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But then something close to a miracle actually did occur in the person of Ann Pamela Cunningham of rural South Carolina. Having heard of Mount Vernon’s plight, she decided to dedicate her life to saving it from destruction. In 1853, she established the nation’s first historic preservation society – made up entirely of women -- and launched a national fundraising campaign. Five years later, she and her fellow members of the Mount Vernon Ladies’ Association of the Union were able to purchase the Mansion and 200 acres of the original Estate from John Augustine Washington III for $200,000.
Today Mount Vernon is still managed by a board of approximately 30 women, each from a different state. The Mansion and grounds have been preserved to look as they did in 1799, the year that George Washington died.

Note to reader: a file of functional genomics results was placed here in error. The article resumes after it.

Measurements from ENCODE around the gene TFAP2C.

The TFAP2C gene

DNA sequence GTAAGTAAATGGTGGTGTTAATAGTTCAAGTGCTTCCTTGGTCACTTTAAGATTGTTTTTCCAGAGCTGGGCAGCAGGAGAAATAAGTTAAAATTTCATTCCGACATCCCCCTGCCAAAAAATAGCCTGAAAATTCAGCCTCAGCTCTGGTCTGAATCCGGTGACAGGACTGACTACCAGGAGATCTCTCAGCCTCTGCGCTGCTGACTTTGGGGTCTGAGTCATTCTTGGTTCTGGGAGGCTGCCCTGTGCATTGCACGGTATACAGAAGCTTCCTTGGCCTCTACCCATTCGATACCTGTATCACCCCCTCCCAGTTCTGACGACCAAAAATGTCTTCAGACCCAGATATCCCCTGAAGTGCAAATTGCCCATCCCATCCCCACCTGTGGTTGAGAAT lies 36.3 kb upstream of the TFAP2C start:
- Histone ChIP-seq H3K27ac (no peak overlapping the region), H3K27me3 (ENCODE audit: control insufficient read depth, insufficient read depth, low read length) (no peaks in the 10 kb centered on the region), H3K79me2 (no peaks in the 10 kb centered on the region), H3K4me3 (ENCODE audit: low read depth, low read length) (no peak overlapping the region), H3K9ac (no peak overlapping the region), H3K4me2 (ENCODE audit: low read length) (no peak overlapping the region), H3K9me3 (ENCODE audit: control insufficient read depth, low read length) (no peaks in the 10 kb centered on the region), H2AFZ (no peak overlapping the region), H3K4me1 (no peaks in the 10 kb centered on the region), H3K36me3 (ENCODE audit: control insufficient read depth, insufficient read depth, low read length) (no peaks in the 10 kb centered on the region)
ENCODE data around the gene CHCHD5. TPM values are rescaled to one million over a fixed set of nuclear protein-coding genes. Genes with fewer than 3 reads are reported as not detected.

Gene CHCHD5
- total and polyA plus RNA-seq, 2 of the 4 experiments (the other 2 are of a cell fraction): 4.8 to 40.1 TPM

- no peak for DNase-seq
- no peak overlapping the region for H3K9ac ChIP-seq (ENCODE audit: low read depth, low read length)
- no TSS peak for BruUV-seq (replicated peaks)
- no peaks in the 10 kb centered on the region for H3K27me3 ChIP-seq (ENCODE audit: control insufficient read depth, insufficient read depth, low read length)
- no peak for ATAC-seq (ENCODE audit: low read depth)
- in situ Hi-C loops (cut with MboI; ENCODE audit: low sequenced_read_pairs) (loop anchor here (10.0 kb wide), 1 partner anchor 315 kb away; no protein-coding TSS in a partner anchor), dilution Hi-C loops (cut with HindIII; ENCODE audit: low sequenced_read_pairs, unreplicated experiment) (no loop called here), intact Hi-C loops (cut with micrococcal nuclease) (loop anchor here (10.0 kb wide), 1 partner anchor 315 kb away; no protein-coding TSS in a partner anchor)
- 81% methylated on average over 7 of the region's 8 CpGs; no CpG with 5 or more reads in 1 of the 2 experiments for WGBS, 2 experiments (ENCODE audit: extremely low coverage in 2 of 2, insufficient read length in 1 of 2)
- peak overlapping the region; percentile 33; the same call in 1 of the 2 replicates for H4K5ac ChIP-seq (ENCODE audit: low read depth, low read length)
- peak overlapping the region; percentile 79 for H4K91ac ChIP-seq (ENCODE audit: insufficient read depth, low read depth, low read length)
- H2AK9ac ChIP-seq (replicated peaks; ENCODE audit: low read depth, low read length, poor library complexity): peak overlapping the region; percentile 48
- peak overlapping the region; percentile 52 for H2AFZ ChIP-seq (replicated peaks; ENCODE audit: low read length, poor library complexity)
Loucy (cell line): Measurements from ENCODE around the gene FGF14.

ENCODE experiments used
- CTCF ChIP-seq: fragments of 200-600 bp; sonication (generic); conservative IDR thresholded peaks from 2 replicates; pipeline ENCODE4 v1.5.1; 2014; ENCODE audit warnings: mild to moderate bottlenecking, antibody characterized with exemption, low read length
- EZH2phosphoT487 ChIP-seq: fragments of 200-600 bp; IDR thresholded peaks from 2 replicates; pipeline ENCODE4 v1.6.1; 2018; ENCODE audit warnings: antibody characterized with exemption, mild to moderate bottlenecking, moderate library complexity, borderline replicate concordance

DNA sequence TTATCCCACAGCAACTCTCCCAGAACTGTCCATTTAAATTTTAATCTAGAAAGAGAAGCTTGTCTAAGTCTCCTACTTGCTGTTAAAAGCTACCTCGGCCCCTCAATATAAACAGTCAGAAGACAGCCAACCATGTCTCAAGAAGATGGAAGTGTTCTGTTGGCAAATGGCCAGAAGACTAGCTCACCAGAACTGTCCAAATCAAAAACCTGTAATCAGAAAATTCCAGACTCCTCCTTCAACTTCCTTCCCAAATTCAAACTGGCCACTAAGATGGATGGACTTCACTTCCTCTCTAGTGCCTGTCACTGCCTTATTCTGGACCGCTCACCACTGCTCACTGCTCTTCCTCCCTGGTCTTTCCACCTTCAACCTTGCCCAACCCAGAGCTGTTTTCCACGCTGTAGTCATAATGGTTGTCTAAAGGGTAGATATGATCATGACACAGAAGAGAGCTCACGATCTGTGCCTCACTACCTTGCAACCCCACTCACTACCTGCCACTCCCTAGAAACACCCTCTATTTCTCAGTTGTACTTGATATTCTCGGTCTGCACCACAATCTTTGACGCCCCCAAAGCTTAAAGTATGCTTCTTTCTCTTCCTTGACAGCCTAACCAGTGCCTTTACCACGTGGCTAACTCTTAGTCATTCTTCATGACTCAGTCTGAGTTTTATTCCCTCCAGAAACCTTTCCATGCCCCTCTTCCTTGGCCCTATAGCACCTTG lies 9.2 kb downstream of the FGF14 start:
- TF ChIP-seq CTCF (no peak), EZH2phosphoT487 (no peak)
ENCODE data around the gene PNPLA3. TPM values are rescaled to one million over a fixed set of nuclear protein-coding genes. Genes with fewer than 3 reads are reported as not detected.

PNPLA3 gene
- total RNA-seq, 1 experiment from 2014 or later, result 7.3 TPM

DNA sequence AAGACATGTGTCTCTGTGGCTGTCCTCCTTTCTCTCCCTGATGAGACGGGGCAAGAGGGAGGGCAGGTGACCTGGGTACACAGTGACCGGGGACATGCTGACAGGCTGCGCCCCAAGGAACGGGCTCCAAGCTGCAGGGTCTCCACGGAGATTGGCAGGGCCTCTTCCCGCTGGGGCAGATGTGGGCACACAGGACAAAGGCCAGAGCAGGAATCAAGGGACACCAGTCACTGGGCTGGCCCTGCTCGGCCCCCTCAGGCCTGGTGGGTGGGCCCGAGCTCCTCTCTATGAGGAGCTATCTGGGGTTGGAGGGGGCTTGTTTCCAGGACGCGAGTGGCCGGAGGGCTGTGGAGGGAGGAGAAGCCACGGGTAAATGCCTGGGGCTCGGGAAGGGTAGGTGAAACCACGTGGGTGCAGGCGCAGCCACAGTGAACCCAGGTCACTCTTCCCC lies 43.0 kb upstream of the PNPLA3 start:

George Washington has been acclaimed for 200 years as the indispensable man of our Revolution. But he secured immortality by insisting that he was dispensable. He asserted that the cause of liberty was larger than any individual. He wrote, "It should be the highest ambition of every American to extend his views beyond himself and to bear in mind that his conduct will not only affect himself, his country, and his immediate posterity; but that its influence may be co-extensive with the world, and stamp political happiness or misery on ages yet unborn." This call to his fellow citizens was meant for each of us as well.